When a lady changes her hair, she can instantly alter the way she is perceived by the world! Your hair sends out a message about the type of person you are - it defines you. Ever get amazing twinges of hair-envy every time you see a lady with an outrageous hair-do strolling past you? Us too, but this time, we have decided to do something about it. Finding a cool hair-do that is easy to emulate is almost as hard as choosing what outfit to wear to a Gala dinner, or what perfect make-up to wear to have that celebrity look. What are the upcoming hairstyle trends for summer? Surely this question have gone through your mind a lot of times; but for today, Humbe and Khathu says that what you don’t know can have an impact on your hairstyle as much as that which you do know. Yes, it’s true, your hair can either break you or make you. We bring to you the do’s and don’ts when it comes to choosing the perfect hairstyle for yourself, so be prepared to get inspired. 1. Firstly know what you want. Knowing what you want before going to the hair dresser gives space for the dresser to create magic on your hair. Variables such as the shape of your face should be put into consideration when choosing a hair design. Whether round or oval, your face plays a major role in the hairstyle you select. Tip: Go get a hairstyle that matches your facial shape. 2. Be Original - people wanna see the real you. When it comes to hair, girl…you do not need to be a copy cat. What looks fabulous on Nicki Minaj may not look the same on you unless you look identically alike. Know what works for you and you alone. Tip: Be fair of what your expectations are and you’ll go through no disappointments. 3. Colour choices. Like it or not, for you to have the image you desire you’ve got to choose the colour that compliments your skin texture. When choosing colours, remember; Hair is great for expressing oneself, it sends out a message about who you are. Tip: Look for the hair colour that suits you best. 4. Self maintenance. Be careful to select a hairstyle that you will be able to maintain on your own. This will save you time and costs ‘coz you won’t have to visit the salon every now and then. Tip: Rather go for simplicity, it will require simple maintenance as well. 5. Overusing hairstyling products Too much of anything makes one sick. The overuse of gels and hair sprays can make your hair not to have that Paparrazi look you want. Tip: Be careful to use enough. 6. You are no slave to your hair. Be no slave to hair. Hairstyles constantly change as fashion does. Tip: Have a base of your own and know what works for you. From us Ciao for now, Go get that Paparrazi celebrity look you’ve Always dreamed of! Catch us on the next issue as we go deeper into Beauty!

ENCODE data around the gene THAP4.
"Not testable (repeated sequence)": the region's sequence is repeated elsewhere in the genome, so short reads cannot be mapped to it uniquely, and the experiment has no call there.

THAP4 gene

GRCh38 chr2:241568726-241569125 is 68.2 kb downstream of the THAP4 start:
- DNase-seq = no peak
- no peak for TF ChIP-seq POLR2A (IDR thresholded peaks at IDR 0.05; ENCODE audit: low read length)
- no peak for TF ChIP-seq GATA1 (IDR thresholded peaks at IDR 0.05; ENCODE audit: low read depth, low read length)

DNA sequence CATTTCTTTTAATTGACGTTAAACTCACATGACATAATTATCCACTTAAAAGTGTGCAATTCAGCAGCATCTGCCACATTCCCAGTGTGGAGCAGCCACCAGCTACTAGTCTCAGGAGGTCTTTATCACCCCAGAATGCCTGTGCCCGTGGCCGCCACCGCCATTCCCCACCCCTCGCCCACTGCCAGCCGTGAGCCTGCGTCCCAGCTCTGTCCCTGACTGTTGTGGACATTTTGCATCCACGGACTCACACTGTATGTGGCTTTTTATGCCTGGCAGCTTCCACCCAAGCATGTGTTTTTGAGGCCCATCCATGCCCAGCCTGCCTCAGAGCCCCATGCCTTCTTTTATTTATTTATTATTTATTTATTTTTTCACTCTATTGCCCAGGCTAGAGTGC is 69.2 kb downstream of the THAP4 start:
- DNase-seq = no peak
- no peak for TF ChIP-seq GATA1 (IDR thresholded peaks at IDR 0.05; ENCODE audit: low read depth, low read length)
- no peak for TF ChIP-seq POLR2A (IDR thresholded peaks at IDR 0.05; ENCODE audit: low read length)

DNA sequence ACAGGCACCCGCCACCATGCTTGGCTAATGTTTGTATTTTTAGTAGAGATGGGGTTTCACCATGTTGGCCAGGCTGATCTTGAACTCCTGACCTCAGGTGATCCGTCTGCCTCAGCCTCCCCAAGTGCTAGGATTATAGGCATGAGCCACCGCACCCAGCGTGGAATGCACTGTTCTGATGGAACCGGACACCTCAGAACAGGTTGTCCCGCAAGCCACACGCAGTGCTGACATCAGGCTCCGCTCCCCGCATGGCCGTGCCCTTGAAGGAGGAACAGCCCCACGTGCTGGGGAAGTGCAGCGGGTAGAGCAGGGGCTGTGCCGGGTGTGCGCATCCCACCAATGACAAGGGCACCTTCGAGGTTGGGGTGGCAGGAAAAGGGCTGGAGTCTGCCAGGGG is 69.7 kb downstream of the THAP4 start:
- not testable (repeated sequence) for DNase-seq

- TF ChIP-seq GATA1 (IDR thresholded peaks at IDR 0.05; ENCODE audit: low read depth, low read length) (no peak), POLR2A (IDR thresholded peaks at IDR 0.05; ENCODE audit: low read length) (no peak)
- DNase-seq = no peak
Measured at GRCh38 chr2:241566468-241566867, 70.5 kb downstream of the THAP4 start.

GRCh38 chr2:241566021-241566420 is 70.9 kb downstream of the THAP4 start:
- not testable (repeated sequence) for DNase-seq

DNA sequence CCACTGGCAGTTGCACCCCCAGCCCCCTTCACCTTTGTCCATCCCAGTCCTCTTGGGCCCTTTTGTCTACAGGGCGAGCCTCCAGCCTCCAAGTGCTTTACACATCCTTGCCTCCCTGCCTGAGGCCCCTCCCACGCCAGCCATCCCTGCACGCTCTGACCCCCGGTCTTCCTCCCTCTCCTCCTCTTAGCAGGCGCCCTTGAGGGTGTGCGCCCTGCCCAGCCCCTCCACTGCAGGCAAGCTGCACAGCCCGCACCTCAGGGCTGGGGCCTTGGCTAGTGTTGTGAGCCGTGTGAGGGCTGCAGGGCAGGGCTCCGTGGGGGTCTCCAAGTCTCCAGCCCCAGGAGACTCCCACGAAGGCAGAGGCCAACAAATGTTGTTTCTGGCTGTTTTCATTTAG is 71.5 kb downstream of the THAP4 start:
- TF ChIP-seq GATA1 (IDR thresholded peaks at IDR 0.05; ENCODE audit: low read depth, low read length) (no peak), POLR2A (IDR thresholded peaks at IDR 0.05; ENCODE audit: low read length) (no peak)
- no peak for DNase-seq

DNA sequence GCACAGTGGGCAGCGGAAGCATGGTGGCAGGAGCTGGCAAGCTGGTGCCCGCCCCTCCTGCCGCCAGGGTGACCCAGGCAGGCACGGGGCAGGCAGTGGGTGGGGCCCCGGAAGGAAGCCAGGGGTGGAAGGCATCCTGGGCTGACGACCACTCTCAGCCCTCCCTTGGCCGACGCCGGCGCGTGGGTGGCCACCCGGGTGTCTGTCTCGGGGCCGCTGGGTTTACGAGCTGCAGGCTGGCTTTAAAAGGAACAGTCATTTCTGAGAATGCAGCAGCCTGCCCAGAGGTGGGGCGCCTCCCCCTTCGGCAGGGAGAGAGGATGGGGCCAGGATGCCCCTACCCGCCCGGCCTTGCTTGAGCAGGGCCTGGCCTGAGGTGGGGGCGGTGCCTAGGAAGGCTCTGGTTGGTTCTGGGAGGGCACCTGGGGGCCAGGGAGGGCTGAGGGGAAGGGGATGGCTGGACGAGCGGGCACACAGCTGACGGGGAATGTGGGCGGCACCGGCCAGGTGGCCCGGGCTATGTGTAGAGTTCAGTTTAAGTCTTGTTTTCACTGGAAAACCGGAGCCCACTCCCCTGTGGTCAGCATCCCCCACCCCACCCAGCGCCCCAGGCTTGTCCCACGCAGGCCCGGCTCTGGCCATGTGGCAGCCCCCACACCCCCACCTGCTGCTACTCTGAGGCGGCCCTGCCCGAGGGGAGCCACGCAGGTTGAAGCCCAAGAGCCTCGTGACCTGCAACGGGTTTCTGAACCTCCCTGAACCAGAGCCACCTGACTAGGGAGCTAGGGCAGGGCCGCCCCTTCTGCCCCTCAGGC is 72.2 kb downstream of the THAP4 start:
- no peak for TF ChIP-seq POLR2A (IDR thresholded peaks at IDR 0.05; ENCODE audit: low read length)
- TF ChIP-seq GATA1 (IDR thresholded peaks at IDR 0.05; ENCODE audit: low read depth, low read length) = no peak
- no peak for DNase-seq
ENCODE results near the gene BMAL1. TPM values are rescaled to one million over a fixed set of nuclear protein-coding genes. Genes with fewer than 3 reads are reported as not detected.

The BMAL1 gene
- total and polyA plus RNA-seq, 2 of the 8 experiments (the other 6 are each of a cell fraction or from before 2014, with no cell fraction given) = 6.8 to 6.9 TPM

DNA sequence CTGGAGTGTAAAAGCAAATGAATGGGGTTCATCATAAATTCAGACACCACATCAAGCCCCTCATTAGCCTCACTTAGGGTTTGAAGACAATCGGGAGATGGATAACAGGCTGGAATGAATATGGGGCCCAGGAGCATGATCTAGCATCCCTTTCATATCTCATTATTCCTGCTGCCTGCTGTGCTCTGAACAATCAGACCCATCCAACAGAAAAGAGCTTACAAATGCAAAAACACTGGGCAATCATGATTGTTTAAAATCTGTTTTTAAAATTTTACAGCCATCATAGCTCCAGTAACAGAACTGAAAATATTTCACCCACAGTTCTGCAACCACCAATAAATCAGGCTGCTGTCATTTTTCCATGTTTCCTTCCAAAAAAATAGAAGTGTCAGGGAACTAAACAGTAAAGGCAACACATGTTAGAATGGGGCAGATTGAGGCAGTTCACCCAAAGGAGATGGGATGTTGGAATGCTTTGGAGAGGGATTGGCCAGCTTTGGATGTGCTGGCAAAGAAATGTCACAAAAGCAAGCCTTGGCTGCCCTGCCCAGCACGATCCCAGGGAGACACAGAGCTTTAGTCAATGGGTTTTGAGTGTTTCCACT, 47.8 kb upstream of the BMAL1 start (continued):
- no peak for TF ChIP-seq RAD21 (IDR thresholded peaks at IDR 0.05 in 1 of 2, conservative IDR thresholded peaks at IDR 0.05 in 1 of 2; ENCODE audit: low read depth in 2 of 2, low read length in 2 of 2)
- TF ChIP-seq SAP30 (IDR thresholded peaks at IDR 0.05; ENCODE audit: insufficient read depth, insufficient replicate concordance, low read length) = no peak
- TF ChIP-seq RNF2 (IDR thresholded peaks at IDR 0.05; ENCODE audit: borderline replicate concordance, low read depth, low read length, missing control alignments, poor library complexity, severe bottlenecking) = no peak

Ntsieni is a direct product of the hairdressing-revolutionary Khiphi of Khiphi Natural Beauty whose success story was covered only recently in Makoya (August 26, 2011). “I trained under Khiphi Nkhumeleni,” she tells of her beginnings. “We had such a strong employer/employee relationship. I thank God for bringing someone like Khiphi into my life as a mentor. Had it not been for him, I don’t think I would have been operating a salon of my own today.” She says that she delights in the fact that she is doing something important towards the rebuilding of her nation. Owning a business, with her, does not only end in the concept. Perhaps it is the reason why she keeps one full-time employee. “I am also happy to see the Limpopo ladies becoming more beautiful and the gentlemen handsome,” she says and her starry eyes light up. “This is because of the magic we hairdressers do on their heads. I say we hairdressers and not I alone. I believe I do not operate in isolation. I appreciate the work of other hairdressers. I am never one of those poor souls who see a fellow hairdresser for an enemy.” In a spin of time, she opens up and tells Makoya that there is plenty of money in hairdressing. The hairdresser only needs to be wise by saving in the bank. “Who knows about the future?” she asks lifting her shoulders in a shrug. “Are we all fortune tellers? Me, I don’t think so. If you are a fool with money, then you will eat what I don’t know. Never throw money around.” She confesses that some clients would add a banknote or more on top of